Whether you’re cutting alfalfa in southern Vermont or northern California, one commonality across the miles is that first-cut alfalfa is different than all of the rest.
It’s this uniqueness that likely has led the forage fraternity, both farmer and researcher, to debate the first-cut harvest strategy with unmatched rigor, at least as far as numbered alfalfa harvests go.
Why is the initial spring harvest so different and, might I add, so important? Here is my collection of factors.
1. The growing environment is like no other during the growing season. Temperatures during most of the growth cycle are likely going to be cool. That’s good from a forage quality standpoint. As harvest time nears, all bets are off as it could be cool, hot, wet, dry, or some combination. These extremes as alfalfa approaches harvest wreak havoc on the ability to predict forage quality. At mid-bud stage, one year you might have rocket fuel, the next year it might be cordwood.
Never underestimate the impact of growing environment on forage quality and realize that the range of possible outcomes are nearly endless for spring growth.
2. Fiber digestibility can easily go from first to worst. First cutting neutral detergent fiber (NDF) digestibility can be, and often is, the highest of the season because of cooler temperatures. But all good things must come to an end, and if hot weather sets in or the harvest is delayed by extended wet weather, the rate of first crop fiber digestibility decline is unmatched. Hence, a timely first cut is essential if high forage quality is the primary objective. To achieve a target forage quality, the spring harvest window is often narrower compared to subsequent growth cycles.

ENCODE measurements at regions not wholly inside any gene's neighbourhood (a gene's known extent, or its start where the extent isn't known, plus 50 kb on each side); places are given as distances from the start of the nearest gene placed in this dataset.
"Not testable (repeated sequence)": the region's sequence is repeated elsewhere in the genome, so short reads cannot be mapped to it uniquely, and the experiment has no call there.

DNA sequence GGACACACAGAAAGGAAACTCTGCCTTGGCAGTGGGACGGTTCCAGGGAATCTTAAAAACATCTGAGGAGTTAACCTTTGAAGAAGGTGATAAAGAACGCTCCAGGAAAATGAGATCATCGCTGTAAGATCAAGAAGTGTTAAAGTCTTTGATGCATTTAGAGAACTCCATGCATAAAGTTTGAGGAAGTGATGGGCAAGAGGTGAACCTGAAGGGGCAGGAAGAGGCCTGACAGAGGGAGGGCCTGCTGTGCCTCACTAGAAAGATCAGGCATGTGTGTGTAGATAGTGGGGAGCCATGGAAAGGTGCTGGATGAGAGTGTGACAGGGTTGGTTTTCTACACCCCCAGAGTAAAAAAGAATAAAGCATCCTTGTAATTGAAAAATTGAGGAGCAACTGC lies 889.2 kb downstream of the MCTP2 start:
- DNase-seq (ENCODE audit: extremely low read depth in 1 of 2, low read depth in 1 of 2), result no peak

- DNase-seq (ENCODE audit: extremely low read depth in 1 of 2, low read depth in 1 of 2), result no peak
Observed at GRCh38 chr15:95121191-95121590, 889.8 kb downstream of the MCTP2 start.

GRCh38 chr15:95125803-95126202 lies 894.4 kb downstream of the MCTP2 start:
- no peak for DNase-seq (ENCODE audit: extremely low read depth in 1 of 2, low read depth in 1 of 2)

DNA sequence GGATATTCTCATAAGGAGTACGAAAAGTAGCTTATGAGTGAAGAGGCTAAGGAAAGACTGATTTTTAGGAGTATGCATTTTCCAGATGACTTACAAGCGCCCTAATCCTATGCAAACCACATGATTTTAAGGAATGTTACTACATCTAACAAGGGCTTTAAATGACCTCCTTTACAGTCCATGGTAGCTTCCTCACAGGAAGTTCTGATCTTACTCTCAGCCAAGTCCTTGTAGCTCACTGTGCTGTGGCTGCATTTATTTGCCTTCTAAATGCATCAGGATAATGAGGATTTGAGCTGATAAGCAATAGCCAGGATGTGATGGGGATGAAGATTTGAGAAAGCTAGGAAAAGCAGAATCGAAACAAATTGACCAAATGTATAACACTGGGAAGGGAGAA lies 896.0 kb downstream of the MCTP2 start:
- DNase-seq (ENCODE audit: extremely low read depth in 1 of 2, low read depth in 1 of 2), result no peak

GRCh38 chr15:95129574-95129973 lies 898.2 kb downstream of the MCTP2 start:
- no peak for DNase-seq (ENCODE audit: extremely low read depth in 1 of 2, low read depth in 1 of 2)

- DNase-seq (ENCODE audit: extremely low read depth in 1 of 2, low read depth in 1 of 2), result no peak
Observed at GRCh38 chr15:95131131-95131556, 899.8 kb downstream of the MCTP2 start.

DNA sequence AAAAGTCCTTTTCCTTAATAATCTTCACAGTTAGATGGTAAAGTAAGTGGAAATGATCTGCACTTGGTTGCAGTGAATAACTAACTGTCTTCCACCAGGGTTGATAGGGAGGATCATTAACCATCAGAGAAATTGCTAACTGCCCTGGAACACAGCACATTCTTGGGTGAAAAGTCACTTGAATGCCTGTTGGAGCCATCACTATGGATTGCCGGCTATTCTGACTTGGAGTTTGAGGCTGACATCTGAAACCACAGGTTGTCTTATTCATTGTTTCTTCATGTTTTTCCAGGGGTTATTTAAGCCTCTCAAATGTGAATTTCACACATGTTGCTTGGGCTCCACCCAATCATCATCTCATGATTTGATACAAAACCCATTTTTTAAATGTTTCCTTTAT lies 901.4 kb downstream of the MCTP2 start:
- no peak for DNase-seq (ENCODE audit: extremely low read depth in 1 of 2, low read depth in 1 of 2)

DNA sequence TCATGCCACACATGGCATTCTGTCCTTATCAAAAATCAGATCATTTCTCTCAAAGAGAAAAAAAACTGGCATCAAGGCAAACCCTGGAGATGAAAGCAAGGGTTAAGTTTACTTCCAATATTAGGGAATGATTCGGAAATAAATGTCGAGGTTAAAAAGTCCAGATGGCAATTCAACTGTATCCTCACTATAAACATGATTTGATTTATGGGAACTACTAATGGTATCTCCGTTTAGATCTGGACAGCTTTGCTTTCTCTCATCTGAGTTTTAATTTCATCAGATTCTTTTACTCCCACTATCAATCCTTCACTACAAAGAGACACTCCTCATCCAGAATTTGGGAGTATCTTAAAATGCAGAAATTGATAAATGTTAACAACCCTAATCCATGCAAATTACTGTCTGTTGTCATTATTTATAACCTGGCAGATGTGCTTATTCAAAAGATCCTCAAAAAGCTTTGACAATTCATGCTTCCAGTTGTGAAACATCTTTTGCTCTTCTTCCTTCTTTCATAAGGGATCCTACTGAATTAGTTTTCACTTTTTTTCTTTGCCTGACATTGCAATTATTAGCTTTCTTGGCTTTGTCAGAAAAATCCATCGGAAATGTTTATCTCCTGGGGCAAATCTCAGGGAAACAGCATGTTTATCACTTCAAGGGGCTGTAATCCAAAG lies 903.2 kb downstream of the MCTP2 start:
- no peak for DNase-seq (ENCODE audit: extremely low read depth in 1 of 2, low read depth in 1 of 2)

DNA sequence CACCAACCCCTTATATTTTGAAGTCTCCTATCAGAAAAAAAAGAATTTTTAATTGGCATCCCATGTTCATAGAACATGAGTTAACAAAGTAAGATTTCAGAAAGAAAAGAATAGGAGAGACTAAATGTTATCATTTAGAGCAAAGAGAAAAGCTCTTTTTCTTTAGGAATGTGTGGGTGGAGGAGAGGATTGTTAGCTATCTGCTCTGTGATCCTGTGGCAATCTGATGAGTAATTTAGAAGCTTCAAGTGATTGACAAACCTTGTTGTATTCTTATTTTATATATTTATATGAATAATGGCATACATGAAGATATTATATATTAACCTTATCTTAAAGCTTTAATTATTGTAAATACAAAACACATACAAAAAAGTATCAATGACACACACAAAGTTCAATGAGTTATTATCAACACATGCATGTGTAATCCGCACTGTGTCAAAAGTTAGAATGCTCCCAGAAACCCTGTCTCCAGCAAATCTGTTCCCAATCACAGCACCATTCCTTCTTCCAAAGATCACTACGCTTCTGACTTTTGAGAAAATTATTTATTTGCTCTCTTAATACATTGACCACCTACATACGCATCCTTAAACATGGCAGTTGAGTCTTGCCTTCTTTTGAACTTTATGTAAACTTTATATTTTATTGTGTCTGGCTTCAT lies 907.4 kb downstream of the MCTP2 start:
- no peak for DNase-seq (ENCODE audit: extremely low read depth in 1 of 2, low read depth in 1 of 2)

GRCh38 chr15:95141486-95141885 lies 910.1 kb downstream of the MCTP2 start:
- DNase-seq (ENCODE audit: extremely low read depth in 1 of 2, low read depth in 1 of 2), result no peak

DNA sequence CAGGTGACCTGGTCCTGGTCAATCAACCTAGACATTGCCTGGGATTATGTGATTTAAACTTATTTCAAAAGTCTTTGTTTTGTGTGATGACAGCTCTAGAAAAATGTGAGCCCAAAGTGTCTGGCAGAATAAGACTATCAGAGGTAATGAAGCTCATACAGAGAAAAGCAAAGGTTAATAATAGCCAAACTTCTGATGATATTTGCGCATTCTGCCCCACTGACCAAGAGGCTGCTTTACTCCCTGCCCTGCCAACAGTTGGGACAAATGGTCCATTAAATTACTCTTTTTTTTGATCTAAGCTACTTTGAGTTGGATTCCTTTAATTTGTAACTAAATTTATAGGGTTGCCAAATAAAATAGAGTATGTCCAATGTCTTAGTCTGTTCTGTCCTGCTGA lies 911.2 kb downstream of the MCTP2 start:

3. Initial attempts to gauge first-cut forage quality based solely on calendar date or maturity stage failed miserably because of annual fluctuations in growing environment. For this reason, researchers have developed methods to estimate spring alfalfa quality “on the hoof.”
Several approaches are available: predictive equations for alfalfa quality (PEAQ), growing degree accumulation, and simply taking fresh cuttings from the field and submitting them to a forage lab for analysis. None of these methods are perfect, but they do help to prevent forage quality train wrecks.
4. First cutting often provides the greatest percentage of dry matter yield compared to subsequent harvests. Similar to forage quality that declines at a faster rate than subsequent cuttings, forage dry matter accumulates at a faster rate; some research estimates are 100 pounds of dry matter per acre per day during the late-vegetative to late-bud stages. Cut on time and you have a lot of high-quality forage. Miss the mark and you’ll pay the price with mountains of coarse, low-quality fodder. The yield-quality trade-off is never more relevant than with first cut.
5. First cutting sets the pace for the rest of the growing season. It often dictates how many future cuttings will be taken, the interval between cuttings, and how late into the fall the last cutting will be harvested. It’s the only cutting of the year when there is no number of days since the previous harvest. The decision of when to cut first crop is wide open, but the consequences of the decision impact the remainder of the season.
Let the harvest games begin.
This article appeared in the April/May 2016 issue of Hay & Forage Grower on page 4.
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